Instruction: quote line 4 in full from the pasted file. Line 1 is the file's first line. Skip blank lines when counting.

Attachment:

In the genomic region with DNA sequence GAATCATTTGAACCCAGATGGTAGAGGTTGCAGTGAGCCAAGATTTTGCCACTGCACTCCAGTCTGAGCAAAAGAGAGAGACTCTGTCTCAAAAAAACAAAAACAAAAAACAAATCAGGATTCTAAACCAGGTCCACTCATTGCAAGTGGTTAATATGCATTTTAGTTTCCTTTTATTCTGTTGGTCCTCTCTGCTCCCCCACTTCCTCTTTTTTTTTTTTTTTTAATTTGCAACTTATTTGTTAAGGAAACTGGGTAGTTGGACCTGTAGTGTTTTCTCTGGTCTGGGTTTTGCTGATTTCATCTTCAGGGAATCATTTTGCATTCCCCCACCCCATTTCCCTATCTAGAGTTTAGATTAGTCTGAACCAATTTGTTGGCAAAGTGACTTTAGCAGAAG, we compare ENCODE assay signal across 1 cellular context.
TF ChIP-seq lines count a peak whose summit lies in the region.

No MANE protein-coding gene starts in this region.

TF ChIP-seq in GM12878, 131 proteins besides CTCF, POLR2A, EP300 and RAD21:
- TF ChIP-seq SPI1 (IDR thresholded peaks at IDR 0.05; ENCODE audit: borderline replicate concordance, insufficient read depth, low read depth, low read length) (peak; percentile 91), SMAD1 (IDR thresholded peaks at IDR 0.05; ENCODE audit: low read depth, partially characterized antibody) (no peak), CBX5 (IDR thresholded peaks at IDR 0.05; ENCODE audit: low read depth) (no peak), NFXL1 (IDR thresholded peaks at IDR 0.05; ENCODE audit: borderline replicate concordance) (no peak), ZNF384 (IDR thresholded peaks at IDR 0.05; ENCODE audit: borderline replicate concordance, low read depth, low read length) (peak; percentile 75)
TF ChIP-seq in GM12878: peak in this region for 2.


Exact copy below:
TF ChIP-seq in GM12878, 131 proteins besides CTCF, POLR2A, EP300 and RAD21: